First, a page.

The sustained strength of the travel trailer market through the first quarter raised 2006 shipment projections by University of Michigan economist Richard Curtin.
In the summer issue of Roadsigns, Curtin said he expects total deliveries to reach 376,900 units, a 2% decline from last year’s 384,400 units, which would make it the second strongest year since 1978. In the spring edition of Roadsigns, Curtin estimated a nearly 11% decline to 343,000 units.
“More RVs were shipped in the first quarter of 2006 than in any prior quarter during the past quarter century,” Curtin said in the report. “All of the recent gain was due to growing popularity of conventional travel trailers, which also posted its best quarter in more than 30 years.”
According to the Recreation Vehicle Industry Association (RVIA), March travel trailer shipments showed a 30% increase over 2005 with 23,000 deliveries, compared with 17,700 units, and 31% growth in the first quarter to 59,900 units versus 45,800 the prior year. Curtin said that when travel trailers deliveries were combined with fifth-wheels, that market would represent nearly three of every four units shipped in 2006.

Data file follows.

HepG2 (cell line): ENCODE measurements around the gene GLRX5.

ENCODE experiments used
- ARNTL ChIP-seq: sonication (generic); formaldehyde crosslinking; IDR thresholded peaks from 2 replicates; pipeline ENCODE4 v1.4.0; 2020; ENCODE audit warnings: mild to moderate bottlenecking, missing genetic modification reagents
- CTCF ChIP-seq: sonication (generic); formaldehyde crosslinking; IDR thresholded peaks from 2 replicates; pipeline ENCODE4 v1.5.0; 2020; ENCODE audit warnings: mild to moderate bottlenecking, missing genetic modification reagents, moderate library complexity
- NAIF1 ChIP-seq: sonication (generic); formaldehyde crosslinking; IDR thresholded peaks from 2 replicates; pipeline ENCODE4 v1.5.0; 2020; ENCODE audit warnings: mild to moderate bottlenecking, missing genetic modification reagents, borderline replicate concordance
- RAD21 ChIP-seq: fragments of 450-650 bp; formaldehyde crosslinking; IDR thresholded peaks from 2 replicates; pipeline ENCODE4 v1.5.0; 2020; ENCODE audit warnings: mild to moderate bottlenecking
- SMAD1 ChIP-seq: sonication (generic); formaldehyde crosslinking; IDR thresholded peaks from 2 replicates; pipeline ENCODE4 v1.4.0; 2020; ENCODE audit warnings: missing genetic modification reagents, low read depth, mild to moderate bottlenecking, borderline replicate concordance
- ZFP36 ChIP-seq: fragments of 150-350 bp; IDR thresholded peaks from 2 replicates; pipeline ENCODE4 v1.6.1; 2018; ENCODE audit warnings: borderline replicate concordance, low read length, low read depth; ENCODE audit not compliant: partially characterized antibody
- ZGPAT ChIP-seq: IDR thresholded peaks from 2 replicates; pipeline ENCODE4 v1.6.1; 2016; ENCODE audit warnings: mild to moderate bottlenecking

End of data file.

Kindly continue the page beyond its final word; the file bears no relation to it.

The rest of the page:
Curtin emphasized that the sharp gain in the travel trailer sector, which “greatly exceeded initial estimates,” may reflect continued impact from the supply of hurricane-related units to the battered Gulf Coast region.
“It is difficult to disentangle normal trends in consumer demand from purchases made out of dealer inventory by FEMA and other private parties with the intention of using the RV in connection with last year’s Gulf Coast hurricanes,” he said. “The true extent of hurricane-related purchases may have been underestimated, or the resurgent strength in travel trailer demand may have been initially obscured by the hurricane-related period. Current estimates are based on the view it is primarily due to resurgent demand.”
Curtin maintained his view that prolonged weakness in the Class A market would signal a downturn in 2006 motorhome deliveries, although he said it would be less precipitous than the 14.5% drop in 2005.
“Motorhome retail sales are sensitive to smaller withdrawals of home equity due to slower growth in home values and higher mortgage rates,” Curtin said.